In 2010, when the US government last conducted the census, the population of New York City was estimated at 8,175,133, roughly equivalent to the current populations of Los Angeles, Chicago and Philadelphia combined. The density of this population is the highest in the nation, more than double that of Chicago. To navigate the city, these tightly crammed residents navigate over 6,500 linear miles of road, or what amounts to 19,000 lane miles. During the winter, when storms lock the city in snow, these facts all become Chief Edward Grayson’s problem. He heads operations for the Bureau of Cleaning and Collection at the Department of Sanitation, which in the event of a snowstorm suspends normal trash and recycling collection in order to clean snow and ice from NYC streets.
The 2015/2016 winter season officially kicks off on December 21st, and the current historic El Niño makes for an unpredictable climate. Predictions from the NOAA indicate that, due to the intense strength of the El Niño, the northeast will experience wetter- and warmer-than-average conditions, a combination that makes snowfall accumulation difficult to forecast. Coupled with the Farmers’ Almanac‘s (admittedly dubious) prediction of a snowy and cold winter in the northeast, signs point toward a potentially devastating and, at the very least, unpredictable, winter.
The importance of keeping the city’s streets open is obvious. While “snow days” lead to losses in worker productivity and education, on a more basic level, Grayson is working to keep hospitals accessible, keep emergency vehicles moving, and even help harried parents. When the “kids are hungry and they’re out of bread…no one could argue with that,” said Grayson.
His job is enormously complex and vital to the health of the city’s most vulnerable residents. Combating the winter draws on the resources and knowledge from many of the city’s disparate bureaus to effectively utilize 3,000 snowplowing routes. It all amounts to a several-months-long tango with mother nature.
The First Flake
On October 29, 2011, an unseasonable snowstorm made history when it dumped close to three inches on NYC, marking the first time that an October snowfall measured over one inch in the city. In the years since, the first measurable snowfall has come in early November and twice in early December. Now, in mid-November, Chief Grayson is already prepped and ready for what he calls “the first flake.”
Namely, this preparation requires salt. The commissioner likes to start the season with each of the city’s 29 permanent and 14 seasonal salt storage sites filled to the max, which amounts to 300,500 tons of salt. Over the past month or two, Grayson’s brought in the final 50,000 tons of salt to reach those numbers. Those 300,500 tons take up over 4.5 million cubic feet. Put another way, the salt piled in NYC right now could cover all of Central Park in an inch and a half of salt, or salt 940 billion orders of large fries at McDonald’s.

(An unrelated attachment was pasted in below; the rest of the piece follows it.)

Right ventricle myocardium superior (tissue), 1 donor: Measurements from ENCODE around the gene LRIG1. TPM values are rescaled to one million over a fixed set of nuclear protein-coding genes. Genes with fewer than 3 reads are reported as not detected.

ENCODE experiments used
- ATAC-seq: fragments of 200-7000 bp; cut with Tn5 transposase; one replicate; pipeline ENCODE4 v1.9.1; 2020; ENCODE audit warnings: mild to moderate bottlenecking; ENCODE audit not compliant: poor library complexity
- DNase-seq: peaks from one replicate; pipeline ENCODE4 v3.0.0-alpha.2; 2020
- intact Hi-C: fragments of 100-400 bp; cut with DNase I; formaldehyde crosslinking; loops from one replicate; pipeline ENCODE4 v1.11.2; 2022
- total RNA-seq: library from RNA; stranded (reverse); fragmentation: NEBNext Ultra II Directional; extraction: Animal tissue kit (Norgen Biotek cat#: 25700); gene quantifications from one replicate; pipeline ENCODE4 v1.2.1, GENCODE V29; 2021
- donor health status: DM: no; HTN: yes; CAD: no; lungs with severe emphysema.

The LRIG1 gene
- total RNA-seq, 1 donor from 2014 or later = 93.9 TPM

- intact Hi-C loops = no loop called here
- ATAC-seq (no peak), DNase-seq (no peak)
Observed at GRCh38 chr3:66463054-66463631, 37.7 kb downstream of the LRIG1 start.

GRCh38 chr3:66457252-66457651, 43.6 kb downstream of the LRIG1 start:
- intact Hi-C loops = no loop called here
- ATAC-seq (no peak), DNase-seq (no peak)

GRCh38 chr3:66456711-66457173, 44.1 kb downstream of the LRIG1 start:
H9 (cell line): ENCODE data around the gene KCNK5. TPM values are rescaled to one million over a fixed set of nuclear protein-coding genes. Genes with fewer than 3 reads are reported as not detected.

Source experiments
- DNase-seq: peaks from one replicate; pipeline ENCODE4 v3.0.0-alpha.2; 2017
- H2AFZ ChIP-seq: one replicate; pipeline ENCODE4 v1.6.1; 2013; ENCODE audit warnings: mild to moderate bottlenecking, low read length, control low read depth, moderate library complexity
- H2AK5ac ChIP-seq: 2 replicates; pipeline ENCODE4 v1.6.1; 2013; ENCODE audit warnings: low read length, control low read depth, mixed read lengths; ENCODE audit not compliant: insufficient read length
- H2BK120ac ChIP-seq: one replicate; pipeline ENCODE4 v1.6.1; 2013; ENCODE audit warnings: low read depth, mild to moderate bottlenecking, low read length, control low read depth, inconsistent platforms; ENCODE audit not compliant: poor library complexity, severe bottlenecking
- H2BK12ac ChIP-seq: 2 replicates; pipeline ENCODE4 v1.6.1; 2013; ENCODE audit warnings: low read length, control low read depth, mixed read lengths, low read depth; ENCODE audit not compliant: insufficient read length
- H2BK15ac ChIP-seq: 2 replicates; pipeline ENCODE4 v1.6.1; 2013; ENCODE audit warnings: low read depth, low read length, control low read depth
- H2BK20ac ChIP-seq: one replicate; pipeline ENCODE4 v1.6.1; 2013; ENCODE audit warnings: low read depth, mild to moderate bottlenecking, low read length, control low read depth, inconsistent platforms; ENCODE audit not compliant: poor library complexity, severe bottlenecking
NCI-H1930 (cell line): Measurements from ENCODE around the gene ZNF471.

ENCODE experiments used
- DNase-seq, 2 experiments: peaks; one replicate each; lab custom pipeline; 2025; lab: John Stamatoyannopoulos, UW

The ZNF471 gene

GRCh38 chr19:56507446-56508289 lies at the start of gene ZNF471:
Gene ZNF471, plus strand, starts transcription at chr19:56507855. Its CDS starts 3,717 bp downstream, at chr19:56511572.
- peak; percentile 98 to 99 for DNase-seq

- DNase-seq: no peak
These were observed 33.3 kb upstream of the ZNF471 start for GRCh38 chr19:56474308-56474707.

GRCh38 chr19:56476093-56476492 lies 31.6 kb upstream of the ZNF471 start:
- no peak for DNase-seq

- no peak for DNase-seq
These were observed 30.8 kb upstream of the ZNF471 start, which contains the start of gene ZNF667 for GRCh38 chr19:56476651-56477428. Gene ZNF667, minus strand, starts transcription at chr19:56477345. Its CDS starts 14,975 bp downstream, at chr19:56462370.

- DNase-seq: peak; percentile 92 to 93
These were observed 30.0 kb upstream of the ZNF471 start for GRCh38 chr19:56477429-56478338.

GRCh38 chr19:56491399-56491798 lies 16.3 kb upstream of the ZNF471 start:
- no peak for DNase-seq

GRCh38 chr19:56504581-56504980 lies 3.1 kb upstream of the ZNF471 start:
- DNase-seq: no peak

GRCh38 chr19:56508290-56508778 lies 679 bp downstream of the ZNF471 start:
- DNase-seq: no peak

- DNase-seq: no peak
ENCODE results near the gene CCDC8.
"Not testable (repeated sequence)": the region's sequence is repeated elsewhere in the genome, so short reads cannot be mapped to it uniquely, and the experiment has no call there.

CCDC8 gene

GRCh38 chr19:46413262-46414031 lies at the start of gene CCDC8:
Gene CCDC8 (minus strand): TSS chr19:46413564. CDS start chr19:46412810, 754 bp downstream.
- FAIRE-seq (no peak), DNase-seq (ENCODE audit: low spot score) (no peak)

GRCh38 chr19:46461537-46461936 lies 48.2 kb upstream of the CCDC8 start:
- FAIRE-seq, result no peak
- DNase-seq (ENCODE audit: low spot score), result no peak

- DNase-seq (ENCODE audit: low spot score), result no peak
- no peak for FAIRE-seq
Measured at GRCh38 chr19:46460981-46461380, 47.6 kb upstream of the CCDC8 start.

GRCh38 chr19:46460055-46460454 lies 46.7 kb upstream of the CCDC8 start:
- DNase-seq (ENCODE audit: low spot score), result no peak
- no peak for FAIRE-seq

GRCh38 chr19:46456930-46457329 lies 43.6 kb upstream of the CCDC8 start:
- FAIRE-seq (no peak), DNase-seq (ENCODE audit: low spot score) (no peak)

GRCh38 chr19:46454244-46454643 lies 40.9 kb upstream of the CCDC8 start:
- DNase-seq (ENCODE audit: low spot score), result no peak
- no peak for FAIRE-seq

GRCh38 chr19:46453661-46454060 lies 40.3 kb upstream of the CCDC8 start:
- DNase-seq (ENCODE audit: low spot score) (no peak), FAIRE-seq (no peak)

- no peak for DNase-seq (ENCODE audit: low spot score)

Put another way, the salt piled in NYC right now could cover all of Central Park in an inch and a half of salt, or salt 940 billion orders of large fries at McDonald’s.
As Grayson goes over the rest of his prep, it sounds as if he’s reading off a checklist he knows by heart. The City Commissioner promoted Grayson, a large man who peppers quick jokes into his speech without losing a beat and who wears his red hair shaved close and his goatee trimmed neatly, this past April. His desire to handle his first winter with confidence is evident. “During the summer, it’s vehicle maintenance. They overhaul the trucks, break them down and clean them. Get them oiled and repaired. We look at our inventory of skid chains, shovels and ice picks. We put out a casting call for emergency hired laborers, which we tweet and advertise online.”
Recently, the city switched over to its “Night Plow season,” which lasts from mid-November until the first Monday in April. Sanitation workers begin working 12-hour shifts for trash and recyclable collection. The on-the-ground employees, the same ones who will be clearing out the city streets of snow in the case of a storm, spread out the shifts so that there is always a collection team on the clock. This way, a storm that comes in the middle of the night will already have a team up and on the streets. Training takes place at Floyd Bennett Field to teach employees about their equipment; a recent snow-drill exercise, conducted annually at the beginning of the Night Plow season, ensured that everyone is in “Snow Mode,” according to the Department of Sanitation.
“Two inches in any roadway, we drop plow,” said Grayson. “We don’t want to waste scraping blacktop. But once there’s something to actually push, we roll.” This year, Grayson will be rolling with a new crop of vehicles, bringing the total number of salt spreaders and plows from over 300 to over 500, the new ones pristine and bright orange. They are dedicated for salting and plowing, and have slight improvements, like a bed that can raise up to dump out salt at the end of the season faster, instead of needing to be shoveled by hand. This might seem small, but it will save workers close to an hour per truck, which amounts to weeks of saved time for a worker. The majority of Grayson’s decisions are aimed at improving these margins in the goal of always getting the city up and running faster, and at a lower cost. All of the trucks’ plows are uniformly fixed to the right, and routes are planned with this in mind to keep adjustments from costing the force time. For smaller streets, the city sends out smaller plows, which are more effective in tertiary and side roads.